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Brian Welken appealed a district court judgment piercing Lakeview Excavating, Inc.’s corporate veil and holding him personally responsible for money damages awarded to Eugene Taszarek, Marlys Taszarek, Trina Schilling, Steven Taszarek, and Michael Taszarek. In the spring of 2012, German Township in Dickey County, North Dakota selected Lakeview Excavating as a contractor for FEMA-funded road projects. Welken was Lakeview Excavating’s president and sole shareholder. A farmer who owned land adjacent to land owned by the Taszareks permitted Lakeview Excavating to enter his property to harvest field rock used for the road projects. However, Lakeview Excavating also took rock from the Taszareks’ property that was used in the road projects. The Taszareks sued Lakeview Excavating and Welken for intentional trespass, conversion of property, and unjust enrichment. The trespass and conversion claims were tried to a jury. The jury returned a verdict in the Taszareks’ favor, finding Lakeview Excavating was the alter ego of Welken and holding both parties liable for damages. The North Dakota Supreme Court reversed and remanded, concluding that while Welken had consented to the jury deciding the alter ego issue, the district court did not adequately instruct the jury on the alter ego doctrine. On remand the district court ordered a March 2018 bench trial on the issue of whether Lakeview Excavating was the alter ego of Welken, concluding Lakeview Excavating was the alter ego of Welken and ruled the Taszareks could recover damages from either Welken or Lakeview Excavating. Welken argued on appeal the district court erred in piercing Lakeview Excavating’s corporate veil and holding him personally liable for the Taszareks’ damages. The Supreme Court again reversed, concluding the district court did not make adequate findings of fact under N.D.R.Civ.P. 52(a), and its findings relating to piercing Lakeview Excavating’s corporate veil were inadequate to permit appellate review. View "Taszarek, et al. v. Lakeview Excavating, Inc., et al." on Justia Law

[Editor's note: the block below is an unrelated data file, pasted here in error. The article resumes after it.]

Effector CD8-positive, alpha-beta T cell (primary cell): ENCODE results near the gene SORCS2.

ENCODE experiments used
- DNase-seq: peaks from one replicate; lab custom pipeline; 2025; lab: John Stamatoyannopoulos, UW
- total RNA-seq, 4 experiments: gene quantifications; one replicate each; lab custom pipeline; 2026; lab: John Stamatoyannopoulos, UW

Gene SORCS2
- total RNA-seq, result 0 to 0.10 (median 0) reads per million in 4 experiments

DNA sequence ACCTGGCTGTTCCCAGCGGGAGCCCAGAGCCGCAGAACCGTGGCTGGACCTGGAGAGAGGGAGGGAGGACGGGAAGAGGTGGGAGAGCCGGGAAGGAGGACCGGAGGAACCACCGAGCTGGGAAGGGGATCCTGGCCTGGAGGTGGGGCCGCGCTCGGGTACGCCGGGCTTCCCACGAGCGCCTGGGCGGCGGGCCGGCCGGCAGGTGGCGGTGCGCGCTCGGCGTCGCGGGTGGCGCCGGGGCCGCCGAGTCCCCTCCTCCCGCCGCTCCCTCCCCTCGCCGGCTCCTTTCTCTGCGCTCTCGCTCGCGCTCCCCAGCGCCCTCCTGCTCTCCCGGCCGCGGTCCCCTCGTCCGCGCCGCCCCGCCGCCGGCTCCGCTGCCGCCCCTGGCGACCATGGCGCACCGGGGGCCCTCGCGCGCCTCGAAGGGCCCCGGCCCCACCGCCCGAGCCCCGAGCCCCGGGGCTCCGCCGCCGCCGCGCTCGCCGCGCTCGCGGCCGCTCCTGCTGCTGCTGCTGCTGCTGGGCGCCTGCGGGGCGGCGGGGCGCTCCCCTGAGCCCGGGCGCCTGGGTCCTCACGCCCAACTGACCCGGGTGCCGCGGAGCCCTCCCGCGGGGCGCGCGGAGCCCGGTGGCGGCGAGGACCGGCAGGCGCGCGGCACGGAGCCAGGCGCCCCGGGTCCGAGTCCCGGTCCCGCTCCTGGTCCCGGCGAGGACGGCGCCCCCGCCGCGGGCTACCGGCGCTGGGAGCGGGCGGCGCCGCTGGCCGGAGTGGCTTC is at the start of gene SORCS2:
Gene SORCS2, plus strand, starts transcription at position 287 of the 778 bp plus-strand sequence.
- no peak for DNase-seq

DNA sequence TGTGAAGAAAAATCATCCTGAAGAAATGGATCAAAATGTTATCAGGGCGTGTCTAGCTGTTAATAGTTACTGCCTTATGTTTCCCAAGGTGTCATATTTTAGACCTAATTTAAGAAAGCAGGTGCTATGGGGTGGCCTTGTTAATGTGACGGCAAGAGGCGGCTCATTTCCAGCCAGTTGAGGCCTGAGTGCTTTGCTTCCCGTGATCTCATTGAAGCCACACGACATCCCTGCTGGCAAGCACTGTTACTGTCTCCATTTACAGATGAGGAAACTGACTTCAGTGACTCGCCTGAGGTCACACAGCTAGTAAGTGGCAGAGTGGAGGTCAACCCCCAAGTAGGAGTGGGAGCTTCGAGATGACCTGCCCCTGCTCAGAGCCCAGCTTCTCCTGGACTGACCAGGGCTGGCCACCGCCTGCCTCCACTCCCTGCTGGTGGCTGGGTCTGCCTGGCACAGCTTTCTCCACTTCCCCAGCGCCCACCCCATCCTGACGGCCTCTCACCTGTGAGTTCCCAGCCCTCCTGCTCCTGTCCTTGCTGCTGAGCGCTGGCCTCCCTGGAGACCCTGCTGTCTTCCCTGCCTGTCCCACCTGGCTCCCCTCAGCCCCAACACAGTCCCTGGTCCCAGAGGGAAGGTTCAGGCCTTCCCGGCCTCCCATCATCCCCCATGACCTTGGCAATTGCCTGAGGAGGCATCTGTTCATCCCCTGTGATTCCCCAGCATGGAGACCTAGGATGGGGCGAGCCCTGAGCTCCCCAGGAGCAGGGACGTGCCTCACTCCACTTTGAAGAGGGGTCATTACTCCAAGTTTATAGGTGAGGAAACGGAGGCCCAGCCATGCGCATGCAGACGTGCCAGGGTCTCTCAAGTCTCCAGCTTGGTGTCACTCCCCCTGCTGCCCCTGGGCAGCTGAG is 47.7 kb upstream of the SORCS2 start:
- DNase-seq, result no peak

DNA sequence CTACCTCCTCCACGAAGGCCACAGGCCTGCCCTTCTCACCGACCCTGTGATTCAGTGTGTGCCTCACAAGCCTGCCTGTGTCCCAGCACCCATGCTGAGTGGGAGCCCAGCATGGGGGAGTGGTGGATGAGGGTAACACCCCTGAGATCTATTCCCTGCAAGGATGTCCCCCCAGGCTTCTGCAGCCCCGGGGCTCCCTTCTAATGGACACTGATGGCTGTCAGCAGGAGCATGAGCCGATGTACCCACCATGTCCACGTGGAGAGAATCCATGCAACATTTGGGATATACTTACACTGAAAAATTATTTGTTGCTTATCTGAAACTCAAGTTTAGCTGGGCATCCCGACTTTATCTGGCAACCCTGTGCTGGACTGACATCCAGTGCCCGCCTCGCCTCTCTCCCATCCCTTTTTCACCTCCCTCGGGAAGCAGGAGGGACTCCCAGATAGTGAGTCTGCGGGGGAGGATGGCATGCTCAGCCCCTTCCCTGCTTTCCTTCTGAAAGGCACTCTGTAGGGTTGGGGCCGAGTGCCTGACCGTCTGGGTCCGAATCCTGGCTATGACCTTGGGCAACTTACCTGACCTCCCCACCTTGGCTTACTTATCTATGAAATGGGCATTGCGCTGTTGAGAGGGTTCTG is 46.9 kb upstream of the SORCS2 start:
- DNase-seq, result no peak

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Johnston Land Company, LLC appealed dismissal of its claims against attorney Sara Sorenson and the law firm Ohnstad Twichell, P.C., and appealed the court’s decision with regard to Johnston paying their costs and attorney fees in the amount of $27,386.23. In March 2015 Sorenson, who represented beneficiaries of an estate, recorded an affidavit in Grand Forks County, North Dakota pertaining to the probate case stating certain property may be subject to future legal proceedings. In August 2017, Johnston filed a petition claiming Sorenson’s affidavit was a nonconsensual common law lien under N.D.C.C. ch. 35-35 and sought damages. In September 2017, shortly before the district court rendered its decision denying the petition, Sorenson filed a notice of lis pendens on the property on behalf of the beneficiaries in another action seeking to levy execution on the property. The district court concluded Sorenson’s March 2015 affidavit did not constitute a nonconsensual common law lien, and the North Dakota Supreme Court affirmed in part. However, the Supreme Court reversed in part and remanded, finding when Sorenson filed the affidavit in 2015, there was no action affecting title to the property. After remand, Sorenson recorded a second affidavit, which referenced her March 2015 affidavit, the September 2017 notice of lis pendens, and stated “[t]he Notice of Lis Pendens supersedes the Affidavit.” Sorenson and the law firm then moved for summary judgment dismissing items “c” through “g” in Johnston’s petition and, for the first time, requested an award of attorney fees. The district court granted the motion for summary judgment. The court concluded items “c” through “g” were rendered moot by either its previous decision that Sorenson’s first affidavit was not a nonconsensual common law lien or Sorenson’s filing of the second affidavit and the notice of lis pendens. The court also ruled summary judgment was appropriate because Johnston failed to produce any evidence or legal theory to support recovery under items “c” through “g.” Relying on its earlier ruling that Sorenson’s first affidavit was not a nonconsensual common law lien, the court also awarded Sorenson and the law firm for its costs and attorney fees. The North Dakota Supreme Court concluded the district did not err with respect to the grant of summary judgment, but reversed as to fees, finding request for costs and attorney fees came too late, and the court’s award exceeded the scope of our mandate “to rule on items ‘c’ through ‘g’ in Johnston’s petition.” View "Johnston Land Company, LLC v. Sorenson, et al." on Justia Law